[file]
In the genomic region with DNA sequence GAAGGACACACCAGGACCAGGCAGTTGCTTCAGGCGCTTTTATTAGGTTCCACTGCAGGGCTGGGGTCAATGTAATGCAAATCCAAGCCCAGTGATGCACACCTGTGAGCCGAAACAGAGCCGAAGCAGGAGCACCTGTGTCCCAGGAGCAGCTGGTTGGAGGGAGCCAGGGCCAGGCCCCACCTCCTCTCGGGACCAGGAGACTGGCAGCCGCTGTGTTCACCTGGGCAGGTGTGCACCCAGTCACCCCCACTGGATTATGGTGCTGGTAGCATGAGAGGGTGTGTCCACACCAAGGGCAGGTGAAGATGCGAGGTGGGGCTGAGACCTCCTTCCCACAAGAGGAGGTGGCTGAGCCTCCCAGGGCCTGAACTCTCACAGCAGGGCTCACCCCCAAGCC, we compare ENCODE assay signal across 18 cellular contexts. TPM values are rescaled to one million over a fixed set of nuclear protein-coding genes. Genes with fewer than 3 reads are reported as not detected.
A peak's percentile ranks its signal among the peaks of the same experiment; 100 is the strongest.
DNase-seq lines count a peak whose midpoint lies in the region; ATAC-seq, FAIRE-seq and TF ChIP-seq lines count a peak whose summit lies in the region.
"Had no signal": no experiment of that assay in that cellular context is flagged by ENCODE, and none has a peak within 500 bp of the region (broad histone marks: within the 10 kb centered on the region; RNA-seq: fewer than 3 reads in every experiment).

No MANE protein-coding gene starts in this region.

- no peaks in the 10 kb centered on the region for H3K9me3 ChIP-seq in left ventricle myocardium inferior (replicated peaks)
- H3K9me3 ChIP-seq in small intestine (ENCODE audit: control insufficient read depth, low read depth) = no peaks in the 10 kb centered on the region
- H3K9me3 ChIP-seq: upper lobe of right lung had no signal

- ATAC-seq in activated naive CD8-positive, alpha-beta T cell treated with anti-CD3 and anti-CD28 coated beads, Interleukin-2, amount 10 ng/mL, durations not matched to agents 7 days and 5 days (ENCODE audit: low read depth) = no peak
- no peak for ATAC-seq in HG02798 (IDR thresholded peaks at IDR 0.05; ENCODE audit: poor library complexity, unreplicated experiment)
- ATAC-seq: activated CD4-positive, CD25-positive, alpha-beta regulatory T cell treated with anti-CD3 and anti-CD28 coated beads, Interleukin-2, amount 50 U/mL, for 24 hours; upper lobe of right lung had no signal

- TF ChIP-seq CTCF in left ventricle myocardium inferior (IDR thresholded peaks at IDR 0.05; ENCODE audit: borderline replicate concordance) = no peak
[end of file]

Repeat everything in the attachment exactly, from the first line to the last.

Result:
In the genomic region with DNA sequence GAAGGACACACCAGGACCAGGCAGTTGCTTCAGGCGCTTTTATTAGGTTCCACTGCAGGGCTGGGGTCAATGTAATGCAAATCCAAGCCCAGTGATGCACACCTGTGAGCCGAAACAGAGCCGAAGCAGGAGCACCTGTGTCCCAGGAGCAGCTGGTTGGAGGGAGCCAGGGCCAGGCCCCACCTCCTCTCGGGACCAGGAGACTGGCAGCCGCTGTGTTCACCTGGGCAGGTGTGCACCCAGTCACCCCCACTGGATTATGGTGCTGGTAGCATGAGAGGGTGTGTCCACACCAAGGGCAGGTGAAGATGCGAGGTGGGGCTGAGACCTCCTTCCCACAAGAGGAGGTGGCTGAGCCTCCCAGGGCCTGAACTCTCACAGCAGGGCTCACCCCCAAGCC, we compare ENCODE assay signal across 18 cellular contexts. TPM values are rescaled to one million over a fixed set of nuclear protein-coding genes. Genes with fewer than 3 reads are reported as not detected.
A peak's percentile ranks its signal among the peaks of the same experiment; 100 is the strongest.
DNase-seq lines count a peak whose midpoint lies in the region; ATAC-seq, FAIRE-seq and TF ChIP-seq lines count a peak whose summit lies in the region.
"Had no signal": no experiment of that assay in that cellular context is flagged by ENCODE, and none has a peak within 500 bp of the region (broad histone marks: within the 10 kb centered on the region; RNA-seq: fewer than 3 reads in every experiment).

No MANE protein-coding gene starts in this region.

- no peaks in the 10 kb centered on the region for H3K9me3 ChIP-seq in left ventricle myocardium inferior (replicated peaks)
- H3K9me3 ChIP-seq in small intestine (ENCODE audit: control insufficient read depth, low read depth) = no peaks in the 10 kb centered on the region
- H3K9me3 ChIP-seq: upper lobe of right lung had no signal

- ATAC-seq in activated naive CD8-positive, alpha-beta T cell treated with anti-CD3 and anti-CD28 coated beads, Interleukin-2, amount 10 ng/mL, durations not matched to agents 7 days and 5 days (ENCODE audit: low read depth) = no peak
- no peak for ATAC-seq in HG02798 (IDR thresholded peaks at IDR 0.05; ENCODE audit: poor library complexity, unreplicated experiment)
- ATAC-seq: activated CD4-positive, CD25-positive, alpha-beta regulatory T cell treated with anti-CD3 and anti-CD28 coated beads, Interleukin-2, amount 50 U/mL, for 24 hours; upper lobe of right lung had no signal

- TF ChIP-seq CTCF in left ventricle myocardium inferior (IDR thresholded peaks at IDR 0.05; ENCODE audit: borderline replicate concordance) = no peak